Last Updated: Thursday, 18 September 2014, 11:42 GMT

Human Rights Watch World Report 2006 - Guatemala

Publisher Human Rights Watch
Publication Date 18 January 2006
Cite as Human Rights Watch, Human Rights Watch World Report 2006 - Guatemala , 18 January 2006, available at: http://www.refworld.org/docid/43cfaea01a.html [accessed 18 September 2014]
DisclaimerThis is not a UNHCR publication. UNHCR is not responsible for, nor does it necessarily endorse, its content. Any views expressed are solely those of the author or publisher and do not necessarily reflect those of UNHCR, the United Nations or its Member States.

Nearly two decades after the return of civilian rule, Guatemala has made little progress toward securing the protection of human rights and the rule of law, essential features of a functioning democracy. Impunity remains the rule when it comes to human rights abuses. Ongoing acts of political violence and intimidation threaten to reverse the little progress that has been made toward promoting accountability in recent years.

Impunity

Guatemala continues to suffer the effects of an internal armed conflict that ended in 1996. A U.N.-sponsored truth commission estimated that as many as 200,000 people were killed during the thirty-six-year war and attributed the vast majority of the killings to government forces.

As Human Rights Watch has noted in the past, Guatemalans seeking accountability for these abuses face daunting obstacles. The prosecutors and investigators who handle these cases receive grossly inadequate training and resources. The courts routinely fail to resolve judicial appeals and motions in an expeditious manner, allowing defense attorneys to engage in dilatory legal maneuvering. The army and other state institutions fail to cooperate fully with investigations into abuses committed by current or former members. The police do not provide adequate protection to judges, prosecutors, and witnesses involved in politically sensitive cases.

Of the 626 massacres documented by the truth commission, only one case has been successfully prosecuted in the Guatemalan courts. In 2004, a lieutenant and thirteen soldiers were found guilty of the 1995 Xamán massacre in which eleven civilians were killed; they were each sentenced to forty years in prison. By contrast, the prosecution of former military officers allegedly responsible for the 1982 Dos Erres massacre, in which 162 people died, has been held up for years by dilatory defense motions.

The few other convictions obtained in human rights cases have come at considerable cost. In the case of Myrna Mack, an anthropologist who was assassinated in 1990, it took over a decade to obtain the conviction of an army colonel, Valencia Osorio, for his role in orchestrating the killing. During that time, a police investigator who gathered incriminating evidence was murdered, and two other investigators – as well as three witnesses – received threats and fled the country. Osorio, meanwhile, escaped police custody and has not served his sentence.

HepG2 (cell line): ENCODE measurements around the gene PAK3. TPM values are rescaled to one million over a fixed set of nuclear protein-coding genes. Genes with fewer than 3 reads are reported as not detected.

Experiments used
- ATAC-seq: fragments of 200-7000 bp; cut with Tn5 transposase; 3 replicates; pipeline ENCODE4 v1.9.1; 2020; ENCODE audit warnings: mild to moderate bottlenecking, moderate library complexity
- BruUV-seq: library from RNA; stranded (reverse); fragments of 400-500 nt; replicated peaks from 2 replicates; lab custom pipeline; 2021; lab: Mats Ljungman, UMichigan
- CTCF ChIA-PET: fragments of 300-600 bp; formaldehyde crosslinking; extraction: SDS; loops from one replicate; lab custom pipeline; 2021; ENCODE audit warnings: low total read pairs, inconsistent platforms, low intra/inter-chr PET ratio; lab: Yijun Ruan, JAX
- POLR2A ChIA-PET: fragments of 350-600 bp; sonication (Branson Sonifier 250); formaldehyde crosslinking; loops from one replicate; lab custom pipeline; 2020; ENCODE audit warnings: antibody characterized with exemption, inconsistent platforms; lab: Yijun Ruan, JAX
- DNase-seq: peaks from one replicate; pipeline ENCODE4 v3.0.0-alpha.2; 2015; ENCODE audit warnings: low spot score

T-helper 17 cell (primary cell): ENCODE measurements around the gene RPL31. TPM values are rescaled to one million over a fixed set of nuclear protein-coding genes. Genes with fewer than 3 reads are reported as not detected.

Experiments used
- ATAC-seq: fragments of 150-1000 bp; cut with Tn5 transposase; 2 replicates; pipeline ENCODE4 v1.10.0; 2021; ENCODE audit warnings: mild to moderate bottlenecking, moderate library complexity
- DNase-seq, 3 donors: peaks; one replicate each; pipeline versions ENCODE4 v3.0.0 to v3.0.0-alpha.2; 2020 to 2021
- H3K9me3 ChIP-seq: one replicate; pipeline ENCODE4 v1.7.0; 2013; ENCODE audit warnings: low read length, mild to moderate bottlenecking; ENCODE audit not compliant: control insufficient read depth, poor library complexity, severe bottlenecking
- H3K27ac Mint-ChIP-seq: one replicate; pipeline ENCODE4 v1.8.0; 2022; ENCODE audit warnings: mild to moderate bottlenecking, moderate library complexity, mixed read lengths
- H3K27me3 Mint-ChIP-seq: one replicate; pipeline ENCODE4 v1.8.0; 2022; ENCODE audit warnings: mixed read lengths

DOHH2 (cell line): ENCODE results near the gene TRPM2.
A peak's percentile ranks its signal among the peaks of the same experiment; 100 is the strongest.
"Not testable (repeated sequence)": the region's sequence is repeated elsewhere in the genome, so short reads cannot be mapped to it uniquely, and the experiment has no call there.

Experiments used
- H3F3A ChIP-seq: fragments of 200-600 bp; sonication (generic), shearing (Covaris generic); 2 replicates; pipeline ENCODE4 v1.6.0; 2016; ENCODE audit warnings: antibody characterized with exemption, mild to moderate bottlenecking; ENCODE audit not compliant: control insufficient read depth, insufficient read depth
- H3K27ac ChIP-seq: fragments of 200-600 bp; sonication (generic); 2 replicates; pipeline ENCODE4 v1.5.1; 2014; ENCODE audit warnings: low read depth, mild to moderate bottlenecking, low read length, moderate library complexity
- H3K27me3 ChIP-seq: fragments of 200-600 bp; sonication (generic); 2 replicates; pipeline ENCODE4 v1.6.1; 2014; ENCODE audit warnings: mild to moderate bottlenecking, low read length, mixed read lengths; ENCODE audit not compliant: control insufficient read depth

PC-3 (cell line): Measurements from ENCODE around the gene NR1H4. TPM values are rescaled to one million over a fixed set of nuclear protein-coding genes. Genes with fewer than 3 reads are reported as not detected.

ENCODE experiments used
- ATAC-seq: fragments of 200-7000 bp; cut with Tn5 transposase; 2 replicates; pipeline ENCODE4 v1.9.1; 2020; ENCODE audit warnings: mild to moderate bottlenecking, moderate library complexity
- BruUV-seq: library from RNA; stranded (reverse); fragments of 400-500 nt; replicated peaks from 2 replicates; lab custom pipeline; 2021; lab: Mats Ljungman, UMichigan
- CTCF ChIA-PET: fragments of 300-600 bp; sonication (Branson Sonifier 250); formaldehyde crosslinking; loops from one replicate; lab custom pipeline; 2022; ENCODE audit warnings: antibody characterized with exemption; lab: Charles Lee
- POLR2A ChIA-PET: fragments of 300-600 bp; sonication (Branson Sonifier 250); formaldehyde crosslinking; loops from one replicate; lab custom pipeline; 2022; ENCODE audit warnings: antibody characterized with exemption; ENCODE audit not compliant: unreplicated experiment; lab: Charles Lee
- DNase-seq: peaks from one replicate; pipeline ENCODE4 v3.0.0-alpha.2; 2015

Attacks and Threats by "Clandestine Groups"

Over the past four years, there have been an alarming number of attacks and threats against Guatemalans seeking justice for past abuses. The targets have included human rights advocates, justice officials, forensic experts, and plaintiffs and witnesses involved in human rights cases. They have also included journalists, labor activists, and others who have denounced abuses of authority.

In January 2005, Guatemala's Human Rights Ombudsman reported a plot to assassinate Bishop Álvaro Ramazzini, who has been an outspoken voice on social and economic issues. In March, radio journalist Marielos Monzón, who had broadcast special programs on recent clashes between police and indigenous protestors, reported that an anonymous caller had told her to "[s]top defending those stinking Indians, you bitch, or we will kill you." In August, members of the Guatemalan Foundation for Forensic Anthropology received repeated death threats, apparently due to their work exhuming bodies buried in clandestine cemeteries throughout the country.

There is a widespread consensus among local and international observers that the people responsible for these acts of intimidation are affiliated with private, secretive, and illegally armed networks or organizations, commonly referred to in Guatemala as "clandestine groups." These groups appear to have links to both state agents and organized crime – which give them access to considerable political and economic resources. The Guatemalan justice system, which has little ability even to contain common crime, has so far proven no match for this powerful and dangerous threat to the rule of law.